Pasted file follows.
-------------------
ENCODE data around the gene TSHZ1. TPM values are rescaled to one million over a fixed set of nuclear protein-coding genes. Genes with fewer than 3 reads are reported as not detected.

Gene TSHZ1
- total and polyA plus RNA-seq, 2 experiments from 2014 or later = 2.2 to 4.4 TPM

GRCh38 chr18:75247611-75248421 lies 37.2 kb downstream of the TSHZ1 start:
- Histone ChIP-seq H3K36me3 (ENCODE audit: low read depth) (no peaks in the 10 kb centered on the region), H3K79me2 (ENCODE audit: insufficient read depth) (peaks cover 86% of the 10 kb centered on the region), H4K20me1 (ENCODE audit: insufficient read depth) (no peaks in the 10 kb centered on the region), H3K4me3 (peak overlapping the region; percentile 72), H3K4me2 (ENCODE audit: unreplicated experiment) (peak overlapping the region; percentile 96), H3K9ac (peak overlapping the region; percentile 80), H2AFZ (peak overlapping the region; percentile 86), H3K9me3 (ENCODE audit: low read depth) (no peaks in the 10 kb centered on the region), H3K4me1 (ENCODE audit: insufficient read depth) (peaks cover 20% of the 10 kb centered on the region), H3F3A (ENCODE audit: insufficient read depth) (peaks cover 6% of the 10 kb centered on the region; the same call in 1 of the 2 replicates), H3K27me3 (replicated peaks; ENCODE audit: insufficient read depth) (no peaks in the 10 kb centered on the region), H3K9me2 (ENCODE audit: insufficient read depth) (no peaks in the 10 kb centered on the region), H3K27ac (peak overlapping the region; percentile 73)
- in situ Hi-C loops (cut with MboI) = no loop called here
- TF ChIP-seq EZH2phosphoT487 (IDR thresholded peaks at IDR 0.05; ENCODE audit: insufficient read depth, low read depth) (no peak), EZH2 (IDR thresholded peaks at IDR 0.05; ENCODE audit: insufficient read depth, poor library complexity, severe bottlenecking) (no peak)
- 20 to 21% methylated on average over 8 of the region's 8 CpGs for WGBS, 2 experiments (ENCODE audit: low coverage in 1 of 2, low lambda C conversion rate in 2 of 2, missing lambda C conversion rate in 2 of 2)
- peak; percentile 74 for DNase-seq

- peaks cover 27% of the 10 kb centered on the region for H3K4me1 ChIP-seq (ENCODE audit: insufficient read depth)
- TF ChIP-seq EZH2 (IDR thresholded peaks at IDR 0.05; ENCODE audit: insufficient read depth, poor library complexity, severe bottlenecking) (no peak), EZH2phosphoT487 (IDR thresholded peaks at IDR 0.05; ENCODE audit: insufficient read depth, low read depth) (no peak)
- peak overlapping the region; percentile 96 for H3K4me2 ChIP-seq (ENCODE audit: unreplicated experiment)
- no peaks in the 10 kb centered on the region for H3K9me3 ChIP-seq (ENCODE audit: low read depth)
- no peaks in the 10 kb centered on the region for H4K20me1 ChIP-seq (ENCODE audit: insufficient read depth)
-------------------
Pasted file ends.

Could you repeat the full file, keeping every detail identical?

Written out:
ENCODE data around the gene TSHZ1. TPM values are rescaled to one million over a fixed set of nuclear protein-coding genes. Genes with fewer than 3 reads are reported as not detected.

Gene TSHZ1
- total and polyA plus RNA-seq, 2 experiments from 2014 or later = 2.2 to 4.4 TPM

GRCh38 chr18:75247611-75248421 lies 37.2 kb downstream of the TSHZ1 start:
- Histone ChIP-seq H3K36me3 (ENCODE audit: low read depth) (no peaks in the 10 kb centered on the region), H3K79me2 (ENCODE audit: insufficient read depth) (peaks cover 86% of the 10 kb centered on the region), H4K20me1 (ENCODE audit: insufficient read depth) (no peaks in the 10 kb centered on the region), H3K4me3 (peak overlapping the region; percentile 72), H3K4me2 (ENCODE audit: unreplicated experiment) (peak overlapping the region; percentile 96), H3K9ac (peak overlapping the region; percentile 80), H2AFZ (peak overlapping the region; percentile 86), H3K9me3 (ENCODE audit: low read depth) (no peaks in the 10 kb centered on the region), H3K4me1 (ENCODE audit: insufficient read depth) (peaks cover 20% of the 10 kb centered on the region), H3F3A (ENCODE audit: insufficient read depth) (peaks cover 6% of the 10 kb centered on the region; the same call in 1 of the 2 replicates), H3K27me3 (replicated peaks; ENCODE audit: insufficient read depth) (no peaks in the 10 kb centered on the region), H3K9me2 (ENCODE audit: insufficient read depth) (no peaks in the 10 kb centered on the region), H3K27ac (peak overlapping the region; percentile 73)
- in situ Hi-C loops (cut with MboI) = no loop called here
- TF ChIP-seq EZH2phosphoT487 (IDR thresholded peaks at IDR 0.05; ENCODE audit: insufficient read depth, low read depth) (no peak), EZH2 (IDR thresholded peaks at IDR 0.05; ENCODE audit: insufficient read depth, poor library complexity, severe bottlenecking) (no peak)
- 20 to 21% methylated on average over 8 of the region's 8 CpGs for WGBS, 2 experiments (ENCODE audit: low coverage in 1 of 2, low lambda C conversion rate in 2 of 2, missing lambda C conversion rate in 2 of 2)
- peak; percentile 74 for DNase-seq

- peaks cover 27% of the 10 kb centered on the region for H3K4me1 ChIP-seq (ENCODE audit: insufficient read depth)
- TF ChIP-seq EZH2 (IDR thresholded peaks at IDR 0.05; ENCODE audit: insufficient read depth, poor library complexity, severe bottlenecking) (no peak), EZH2phosphoT487 (IDR thresholded peaks at IDR 0.05; ENCODE audit: insufficient read depth, low read depth) (no peak)
- peak overlapping the region; percentile 96 for H3K4me2 ChIP-seq (ENCODE audit: unreplicated experiment)
- no peaks in the 10 kb centered on the region for H3K9me3 ChIP-seq (ENCODE audit: low read depth)
- no peaks in the 10 kb centered on the region for H4K20me1 ChIP-seq (ENCODE audit: insufficient read depth)